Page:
- A survey of 6,456 transgender adults found that approximately 42% of respondents reported trying to commit suicide at least once.
These findings show a clear relationship between minority stress, mental health, and substance abuse in the transgender community.
But the issue doesn’t stop there. Trans people more prone to mental health problems and substance abuse, but they also experience significant barriers when accessing medical treatment.
Barriers To Treatment
Many transgender people have at least one negative medical experience. For example, a Reuters report from March 2015 found that 42% of transgender people reported verbal or physical abuse at their doctor’s office because of their gender identity.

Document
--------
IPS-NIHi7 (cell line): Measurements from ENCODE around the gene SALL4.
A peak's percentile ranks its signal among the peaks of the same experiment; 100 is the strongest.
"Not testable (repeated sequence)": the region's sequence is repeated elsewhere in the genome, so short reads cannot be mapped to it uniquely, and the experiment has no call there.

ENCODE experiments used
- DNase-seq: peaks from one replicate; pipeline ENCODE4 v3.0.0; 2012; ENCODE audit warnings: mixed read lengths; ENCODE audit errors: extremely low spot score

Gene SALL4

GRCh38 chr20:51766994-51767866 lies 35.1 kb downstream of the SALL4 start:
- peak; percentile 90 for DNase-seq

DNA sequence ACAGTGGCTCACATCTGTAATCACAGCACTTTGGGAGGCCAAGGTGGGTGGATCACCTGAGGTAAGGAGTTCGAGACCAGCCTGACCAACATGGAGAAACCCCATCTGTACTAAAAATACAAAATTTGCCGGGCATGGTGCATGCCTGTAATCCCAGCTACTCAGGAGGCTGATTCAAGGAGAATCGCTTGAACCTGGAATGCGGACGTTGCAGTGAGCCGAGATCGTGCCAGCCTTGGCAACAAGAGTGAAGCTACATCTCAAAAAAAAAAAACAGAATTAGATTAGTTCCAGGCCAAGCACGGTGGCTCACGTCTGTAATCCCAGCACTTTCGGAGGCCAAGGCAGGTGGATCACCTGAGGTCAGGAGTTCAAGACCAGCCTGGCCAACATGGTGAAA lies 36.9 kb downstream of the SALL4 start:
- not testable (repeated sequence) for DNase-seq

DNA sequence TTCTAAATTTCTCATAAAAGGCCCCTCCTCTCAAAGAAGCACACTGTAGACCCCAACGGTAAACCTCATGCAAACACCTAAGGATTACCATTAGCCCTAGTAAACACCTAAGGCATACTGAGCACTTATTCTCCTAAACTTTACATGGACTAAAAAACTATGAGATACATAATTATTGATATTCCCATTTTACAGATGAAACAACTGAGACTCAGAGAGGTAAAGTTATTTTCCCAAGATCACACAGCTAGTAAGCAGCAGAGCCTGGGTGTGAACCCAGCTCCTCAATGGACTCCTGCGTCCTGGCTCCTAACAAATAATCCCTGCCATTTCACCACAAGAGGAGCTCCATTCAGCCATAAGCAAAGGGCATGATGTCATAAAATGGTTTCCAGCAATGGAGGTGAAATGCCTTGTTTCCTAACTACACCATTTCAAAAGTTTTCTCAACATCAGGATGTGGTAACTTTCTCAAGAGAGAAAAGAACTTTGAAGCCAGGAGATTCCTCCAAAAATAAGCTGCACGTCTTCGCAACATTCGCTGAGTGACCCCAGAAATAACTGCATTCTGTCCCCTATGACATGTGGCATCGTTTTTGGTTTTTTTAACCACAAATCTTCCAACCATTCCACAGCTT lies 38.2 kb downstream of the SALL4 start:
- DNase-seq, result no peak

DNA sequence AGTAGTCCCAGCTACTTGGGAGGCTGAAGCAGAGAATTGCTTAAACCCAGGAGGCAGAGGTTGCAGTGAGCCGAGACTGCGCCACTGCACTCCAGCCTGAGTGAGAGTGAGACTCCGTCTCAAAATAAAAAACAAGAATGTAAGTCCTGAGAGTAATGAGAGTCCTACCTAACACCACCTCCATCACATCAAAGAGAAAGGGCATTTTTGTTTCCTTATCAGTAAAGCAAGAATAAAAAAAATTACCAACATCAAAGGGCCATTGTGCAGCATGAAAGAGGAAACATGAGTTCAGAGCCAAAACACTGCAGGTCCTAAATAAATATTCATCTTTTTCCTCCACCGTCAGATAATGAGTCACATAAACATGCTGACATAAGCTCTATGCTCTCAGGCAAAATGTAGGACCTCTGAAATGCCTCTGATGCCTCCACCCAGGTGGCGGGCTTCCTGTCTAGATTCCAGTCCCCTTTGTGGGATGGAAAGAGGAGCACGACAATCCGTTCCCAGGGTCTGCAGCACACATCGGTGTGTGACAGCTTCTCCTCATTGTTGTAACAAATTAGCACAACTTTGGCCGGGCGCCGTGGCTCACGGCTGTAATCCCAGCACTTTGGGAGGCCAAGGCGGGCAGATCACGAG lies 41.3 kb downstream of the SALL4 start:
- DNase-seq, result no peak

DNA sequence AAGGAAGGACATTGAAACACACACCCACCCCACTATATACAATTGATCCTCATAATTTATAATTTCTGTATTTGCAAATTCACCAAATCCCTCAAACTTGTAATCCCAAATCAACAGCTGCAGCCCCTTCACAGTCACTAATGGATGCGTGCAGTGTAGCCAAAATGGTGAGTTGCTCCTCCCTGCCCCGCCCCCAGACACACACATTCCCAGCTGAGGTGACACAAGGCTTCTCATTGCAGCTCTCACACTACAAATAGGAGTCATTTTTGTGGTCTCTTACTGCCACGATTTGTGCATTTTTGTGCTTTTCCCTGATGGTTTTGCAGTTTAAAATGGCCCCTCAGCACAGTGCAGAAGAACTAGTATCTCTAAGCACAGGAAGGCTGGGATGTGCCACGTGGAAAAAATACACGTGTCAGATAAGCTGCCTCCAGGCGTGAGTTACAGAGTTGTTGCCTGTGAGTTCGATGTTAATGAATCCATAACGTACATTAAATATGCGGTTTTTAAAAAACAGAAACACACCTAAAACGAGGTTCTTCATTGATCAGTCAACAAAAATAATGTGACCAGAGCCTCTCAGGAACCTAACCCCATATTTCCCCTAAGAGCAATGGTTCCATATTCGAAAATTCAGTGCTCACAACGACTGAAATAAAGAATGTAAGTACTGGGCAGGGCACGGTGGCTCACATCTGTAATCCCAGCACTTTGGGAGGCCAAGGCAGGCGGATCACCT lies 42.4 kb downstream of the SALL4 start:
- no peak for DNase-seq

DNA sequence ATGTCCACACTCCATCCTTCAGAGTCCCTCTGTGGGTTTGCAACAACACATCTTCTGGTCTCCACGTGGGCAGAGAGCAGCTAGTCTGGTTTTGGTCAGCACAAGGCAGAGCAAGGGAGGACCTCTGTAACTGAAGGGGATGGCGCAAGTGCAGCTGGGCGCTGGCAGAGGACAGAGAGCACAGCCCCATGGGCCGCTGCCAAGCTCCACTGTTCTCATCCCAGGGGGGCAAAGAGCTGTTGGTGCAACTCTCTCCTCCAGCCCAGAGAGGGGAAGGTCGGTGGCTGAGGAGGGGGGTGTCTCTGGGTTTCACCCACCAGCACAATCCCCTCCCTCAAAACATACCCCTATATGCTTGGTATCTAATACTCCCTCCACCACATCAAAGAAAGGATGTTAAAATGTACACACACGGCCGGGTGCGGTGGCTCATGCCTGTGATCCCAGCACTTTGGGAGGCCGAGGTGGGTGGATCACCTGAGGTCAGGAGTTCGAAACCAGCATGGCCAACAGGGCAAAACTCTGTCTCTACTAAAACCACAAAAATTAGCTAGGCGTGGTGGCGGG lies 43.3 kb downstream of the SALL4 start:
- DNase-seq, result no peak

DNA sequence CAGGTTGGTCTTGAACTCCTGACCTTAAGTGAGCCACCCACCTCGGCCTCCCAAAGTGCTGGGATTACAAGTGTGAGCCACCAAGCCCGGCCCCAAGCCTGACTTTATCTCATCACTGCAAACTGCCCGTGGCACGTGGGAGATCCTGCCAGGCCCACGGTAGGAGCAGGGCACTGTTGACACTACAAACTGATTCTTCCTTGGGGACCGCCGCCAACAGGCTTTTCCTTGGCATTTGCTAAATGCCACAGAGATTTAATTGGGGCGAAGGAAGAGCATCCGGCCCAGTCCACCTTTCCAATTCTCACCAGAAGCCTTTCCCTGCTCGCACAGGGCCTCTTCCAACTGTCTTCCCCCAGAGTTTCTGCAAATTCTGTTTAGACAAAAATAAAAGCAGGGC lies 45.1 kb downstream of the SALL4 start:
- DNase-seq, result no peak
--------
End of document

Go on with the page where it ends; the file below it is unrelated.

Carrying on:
These findings are surprising by themselves, but the situation is even worse when you look more closely. Most of the people who reported discrimination were “young, white, college-educated people with jobs and private health insurance.”
This suggests that transgender people who don’t fit into these categories—those who are older, not white, uneducated, unemployed, or without health insurance—could be subject to even greater levels of discrimination during treatment.
Indeed, fear of maltreatment and past negative experiences are common barriers to seeking mental health services. Many participants mentioned stigma as their main concern and were scared of “mistreatment at the hands of someone who could not understand them.”
Stigma in Substance Abuse Treatment Centers
Transgender people face challenges even after checking into addiction treatment. That’s because most treatment facilities lack the experience and infrastructure to accommodate their unique needs.